We may see Google Pixel 5a at some point this month — perhaps today (Aug. 17) according to one rumor — but that hasn't stopped one last leak from revealing the phone's price. That price may be a fair one based on the phone's rumored features, but Google's perhaps pushed it a little too high.
The apparent cost of Google's new mid-range phone was found on ads for Google Fi mobile network (via srwaxalot on the GoogleFi subreddit and 9to5Google). We've previously heard that the Pixel 5a could be revealed today, so even though this banner being published is still an accident, it would make sense if it was sent live just a little too early.
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The phone's full name is given as the Pixel 5a (5G), which confirms the widely-held expectation that this phone would be more of a successor to the Pixel 4a 5G than the LTE-based Pixel 4a. However that seems to also apply to pricing too.
The advert boasts that users can save $233 if they pay $15 a month for two years with their Pixel 5a contract. That comes to $360 altogether, which when combined with the promised saving costs $599. Take off the expected added cost of Google's included Device Protection policy ($6 a month, $144 total) from that number, and you end up with a price of $449.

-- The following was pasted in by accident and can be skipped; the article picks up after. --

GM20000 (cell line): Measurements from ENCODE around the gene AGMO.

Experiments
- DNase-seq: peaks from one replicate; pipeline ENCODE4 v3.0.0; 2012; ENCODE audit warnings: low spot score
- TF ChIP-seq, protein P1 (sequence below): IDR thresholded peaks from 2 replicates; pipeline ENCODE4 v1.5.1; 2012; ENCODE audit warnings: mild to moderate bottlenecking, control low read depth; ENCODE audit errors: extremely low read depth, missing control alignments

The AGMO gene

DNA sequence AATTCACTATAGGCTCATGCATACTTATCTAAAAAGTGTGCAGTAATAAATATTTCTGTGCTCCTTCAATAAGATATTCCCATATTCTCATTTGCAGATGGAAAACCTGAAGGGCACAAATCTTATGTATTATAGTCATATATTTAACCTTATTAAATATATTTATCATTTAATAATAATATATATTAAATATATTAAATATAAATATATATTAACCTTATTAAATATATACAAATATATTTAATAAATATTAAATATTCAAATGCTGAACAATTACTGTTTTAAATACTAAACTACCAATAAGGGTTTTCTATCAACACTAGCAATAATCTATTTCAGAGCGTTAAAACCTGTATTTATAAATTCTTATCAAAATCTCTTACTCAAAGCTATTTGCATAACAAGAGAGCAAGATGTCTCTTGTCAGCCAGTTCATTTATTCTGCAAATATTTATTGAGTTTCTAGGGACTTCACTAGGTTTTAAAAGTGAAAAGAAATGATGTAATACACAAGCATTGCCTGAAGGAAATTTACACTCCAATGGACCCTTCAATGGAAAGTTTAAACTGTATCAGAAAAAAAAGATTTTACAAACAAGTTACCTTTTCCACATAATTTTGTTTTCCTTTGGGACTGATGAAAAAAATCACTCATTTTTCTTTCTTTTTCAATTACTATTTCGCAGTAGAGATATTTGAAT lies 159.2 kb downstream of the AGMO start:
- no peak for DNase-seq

Cheap, but also too expensive
At $450, the Pixel 5a would be $100 more than the Pixel 4a, but $50 cheaper than the Pixel 4a 5G, the phone that the Pixel 5a is thought to borrow most of its features from. Compared to rival phones, that's $50 more than the cheapest iPhone SE and $50 less than the Samsung Galaxy A52 5G.
If $449 is actually the price of the Pixel 5a, then it means the phone's slightly too expensive to be on our best cheap phones list. (We cut off contenders at $400.) While phone contracts can make small price differences between devices irrelevant due to monthly payments, Google's decision to offer one, higher-priced budget model this year still disappoints because it's rumored that the Pixel 5a's not that different from the Pixel 4a 5G.
No doubt the Pixel 5a will still work smoothly with an unblemished version of Android, and offer excellent normal and ultrawide photography. However using the same display, frame, and camera sensors, as is rumored, would be a big disappointment. Although the worst part would be the fact we're expecting Google to use the same year-old Snapdragon 765G chip in the Pixel 5a. Sure the performance won't get worse, but it'll mean the performance gap between it and its rivals will only widen going forward.
Fortunately there's one big upgrade that's been rumored along with the August 17 release date — a 4,860mAh battery, much larger than any previous Pixel cell. While processing power is important for phones, Google could still win over customers by offering fantastic battery life. We'll have to wait until we can test the new phone — and for the phone to be released, of course — to see if that's the case though.